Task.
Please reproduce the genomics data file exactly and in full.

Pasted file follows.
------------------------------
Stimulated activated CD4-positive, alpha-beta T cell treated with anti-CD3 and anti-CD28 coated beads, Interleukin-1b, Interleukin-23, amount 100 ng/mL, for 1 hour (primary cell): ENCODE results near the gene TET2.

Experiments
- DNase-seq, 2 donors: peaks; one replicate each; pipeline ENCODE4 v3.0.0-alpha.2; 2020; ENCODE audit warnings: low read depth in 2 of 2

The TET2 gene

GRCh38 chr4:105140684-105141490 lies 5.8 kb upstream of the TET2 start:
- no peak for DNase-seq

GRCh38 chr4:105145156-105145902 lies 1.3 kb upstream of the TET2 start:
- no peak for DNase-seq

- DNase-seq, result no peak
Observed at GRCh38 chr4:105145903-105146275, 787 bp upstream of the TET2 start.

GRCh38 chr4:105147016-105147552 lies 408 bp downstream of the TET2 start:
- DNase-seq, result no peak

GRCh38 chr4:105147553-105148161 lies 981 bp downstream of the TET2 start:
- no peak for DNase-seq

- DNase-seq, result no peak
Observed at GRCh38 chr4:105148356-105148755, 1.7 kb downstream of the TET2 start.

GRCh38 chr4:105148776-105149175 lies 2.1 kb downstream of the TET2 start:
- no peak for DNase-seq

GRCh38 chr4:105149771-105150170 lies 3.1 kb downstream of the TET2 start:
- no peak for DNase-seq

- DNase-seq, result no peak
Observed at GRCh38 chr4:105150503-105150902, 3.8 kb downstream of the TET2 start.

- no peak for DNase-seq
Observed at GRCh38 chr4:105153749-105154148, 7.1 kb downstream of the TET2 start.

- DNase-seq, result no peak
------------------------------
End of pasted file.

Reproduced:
Stimulated activated CD4-positive, alpha-beta T cell treated with anti-CD3 and anti-CD28 coated beads, Interleukin-1b, Interleukin-23, amount 100 ng/mL, for 1 hour (primary cell): ENCODE results near the gene TET2.

Experiments
- DNase-seq, 2 donors: peaks; one replicate each; pipeline ENCODE4 v3.0.0-alpha.2; 2020; ENCODE audit warnings: low read depth in 2 of 2

The TET2 gene

GRCh38 chr4:105140684-105141490 lies 5.8 kb upstream of the TET2 start:
- no peak for DNase-seq

GRCh38 chr4:105145156-105145902 lies 1.3 kb upstream of the TET2 start:
- no peak for DNase-seq

- DNase-seq, result no peak
Observed at GRCh38 chr4:105145903-105146275, 787 bp upstream of the TET2 start.

GRCh38 chr4:105147016-105147552 lies 408 bp downstream of the TET2 start:
- DNase-seq, result no peak

GRCh38 chr4:105147553-105148161 lies 981 bp downstream of the TET2 start:
- no peak for DNase-seq

- DNase-seq, result no peak
Observed at GRCh38 chr4:105148356-105148755, 1.7 kb downstream of the TET2 start.

GRCh38 chr4:105148776-105149175 lies 2.1 kb downstream of the TET2 start:
- no peak for DNase-seq

GRCh38 chr4:105149771-105150170 lies 3.1 kb downstream of the TET2 start:
- no peak for DNase-seq

- DNase-seq, result no peak
Observed at GRCh38 chr4:105150503-105150902, 3.8 kb downstream of the TET2 start.

- no peak for DNase-seq
Observed at GRCh38 chr4:105153749-105154148, 7.1 kb downstream of the TET2 start.

- DNase-seq, result no peak